As the Northwest considers proposals to build ship terminals to export more U.S. coal to Asia, a University of Washington Bothell team took an unusual route to measuring the air-quality hazard from trains carrying coal to the coast. Unable to fund the project through traditional sources, they went online and found 271 people who were willing to make an average donation of $75 to have experts answer the question.
With that support Dan Jaffe, an atmospheric science professor at UW Bothell, and four undergraduate students from the Seattle and Bothell campuses spent recent months sampling the air near the tracks that go to the proposed West Coast export terminals.
Jaffe will present first results from the study in a public talk at 7 p.m. Monday, Nov. 4 at UW Bothell. The results measure the amount of small- and medium-sized particles released by different types of trains in Seattle and in the Columbia River Gorge. He will give a second, more technical presentation of the results at the UW Seattle campus Friday, Nov. 22 at 3:30 p.m. in Johnson Hall 75.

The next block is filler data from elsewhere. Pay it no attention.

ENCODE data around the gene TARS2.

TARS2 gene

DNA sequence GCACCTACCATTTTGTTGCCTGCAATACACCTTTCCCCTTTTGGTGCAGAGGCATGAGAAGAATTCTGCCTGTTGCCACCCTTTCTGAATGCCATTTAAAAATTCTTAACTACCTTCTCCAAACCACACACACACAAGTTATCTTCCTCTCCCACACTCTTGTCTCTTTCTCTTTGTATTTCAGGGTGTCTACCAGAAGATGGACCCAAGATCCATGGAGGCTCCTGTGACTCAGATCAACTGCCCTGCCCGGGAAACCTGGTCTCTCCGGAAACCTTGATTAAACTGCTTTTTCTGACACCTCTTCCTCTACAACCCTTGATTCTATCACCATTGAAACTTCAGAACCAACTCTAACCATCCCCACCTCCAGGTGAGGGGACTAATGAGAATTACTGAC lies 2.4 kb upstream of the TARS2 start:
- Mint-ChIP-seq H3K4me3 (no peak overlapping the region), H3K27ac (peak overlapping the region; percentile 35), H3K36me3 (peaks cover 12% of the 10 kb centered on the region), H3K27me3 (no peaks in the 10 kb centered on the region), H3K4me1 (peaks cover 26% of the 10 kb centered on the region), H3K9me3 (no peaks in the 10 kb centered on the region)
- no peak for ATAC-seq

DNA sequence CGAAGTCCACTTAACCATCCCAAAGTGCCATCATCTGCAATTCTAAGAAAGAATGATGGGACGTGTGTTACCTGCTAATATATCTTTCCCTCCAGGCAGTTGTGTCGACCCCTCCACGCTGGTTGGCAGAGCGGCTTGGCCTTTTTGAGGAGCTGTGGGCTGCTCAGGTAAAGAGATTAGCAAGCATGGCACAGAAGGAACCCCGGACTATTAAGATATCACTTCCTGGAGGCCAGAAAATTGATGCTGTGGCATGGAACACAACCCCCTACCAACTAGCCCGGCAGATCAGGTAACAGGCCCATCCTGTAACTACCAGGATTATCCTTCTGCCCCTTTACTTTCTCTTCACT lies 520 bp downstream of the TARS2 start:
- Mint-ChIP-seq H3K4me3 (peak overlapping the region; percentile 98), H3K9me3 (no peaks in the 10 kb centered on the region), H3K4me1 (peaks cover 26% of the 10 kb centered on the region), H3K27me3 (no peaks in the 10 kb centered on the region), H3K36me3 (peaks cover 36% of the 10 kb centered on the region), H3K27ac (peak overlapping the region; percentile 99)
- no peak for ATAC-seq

The project began in April when Jaffe, frustrated by the lack of funding through traditional channels, put his research proposal on the crowd-funding website Microryza, launched in 2012 by two UW graduates as a kind of Kickstarter dedicated to science research.
“There’s been a lot of questions and controversy about whether coal trains leak coal dust into the air,” Jaffe said. “I thought there were important scientific questions that needed to be answered.”
With help from a column in the Seattle Times and a blog mention from Cliff Mass, UW professor of atmospheric sciences, the project surpassed its funding goal, raising just over $20,500 in a week and a half. Jaffe used the extra money to add a second sampling site.